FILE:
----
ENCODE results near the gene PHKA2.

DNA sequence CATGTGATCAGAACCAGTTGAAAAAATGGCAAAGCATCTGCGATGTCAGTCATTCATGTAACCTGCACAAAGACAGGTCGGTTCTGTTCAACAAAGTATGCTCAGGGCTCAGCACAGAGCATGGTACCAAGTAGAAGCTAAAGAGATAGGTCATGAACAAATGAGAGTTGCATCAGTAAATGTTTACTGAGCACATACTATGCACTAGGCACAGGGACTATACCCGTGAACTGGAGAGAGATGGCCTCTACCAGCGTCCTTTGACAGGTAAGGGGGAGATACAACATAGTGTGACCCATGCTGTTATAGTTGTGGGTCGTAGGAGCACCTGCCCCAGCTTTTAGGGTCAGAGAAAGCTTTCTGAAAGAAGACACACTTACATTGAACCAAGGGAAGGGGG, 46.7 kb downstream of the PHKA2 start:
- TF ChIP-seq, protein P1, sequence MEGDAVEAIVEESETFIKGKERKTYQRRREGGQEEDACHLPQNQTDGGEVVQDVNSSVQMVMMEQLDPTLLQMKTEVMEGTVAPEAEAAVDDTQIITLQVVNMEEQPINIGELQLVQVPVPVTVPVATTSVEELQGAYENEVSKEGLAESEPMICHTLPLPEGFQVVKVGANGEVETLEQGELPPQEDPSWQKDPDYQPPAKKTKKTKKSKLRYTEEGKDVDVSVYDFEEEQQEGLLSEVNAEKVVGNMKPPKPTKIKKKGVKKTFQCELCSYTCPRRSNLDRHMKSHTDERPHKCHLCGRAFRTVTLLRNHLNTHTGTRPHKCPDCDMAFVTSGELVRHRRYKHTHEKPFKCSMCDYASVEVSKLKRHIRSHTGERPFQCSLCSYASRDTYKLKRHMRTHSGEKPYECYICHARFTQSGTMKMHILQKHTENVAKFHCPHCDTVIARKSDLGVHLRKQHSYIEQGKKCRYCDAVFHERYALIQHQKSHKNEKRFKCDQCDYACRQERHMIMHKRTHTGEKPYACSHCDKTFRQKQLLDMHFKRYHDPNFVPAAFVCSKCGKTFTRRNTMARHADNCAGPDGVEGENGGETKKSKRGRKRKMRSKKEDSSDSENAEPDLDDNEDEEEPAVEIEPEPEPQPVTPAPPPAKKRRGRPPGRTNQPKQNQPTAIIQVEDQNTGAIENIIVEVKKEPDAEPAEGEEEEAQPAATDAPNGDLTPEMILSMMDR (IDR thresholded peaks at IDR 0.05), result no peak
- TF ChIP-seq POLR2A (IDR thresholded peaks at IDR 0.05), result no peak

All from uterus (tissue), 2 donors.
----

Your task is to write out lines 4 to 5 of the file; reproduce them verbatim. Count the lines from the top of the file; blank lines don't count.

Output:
- TF ChIP-seq POLR2A (IDR thresholded peaks at IDR 0.05), result no peak

All from uterus (tissue), 2 donors.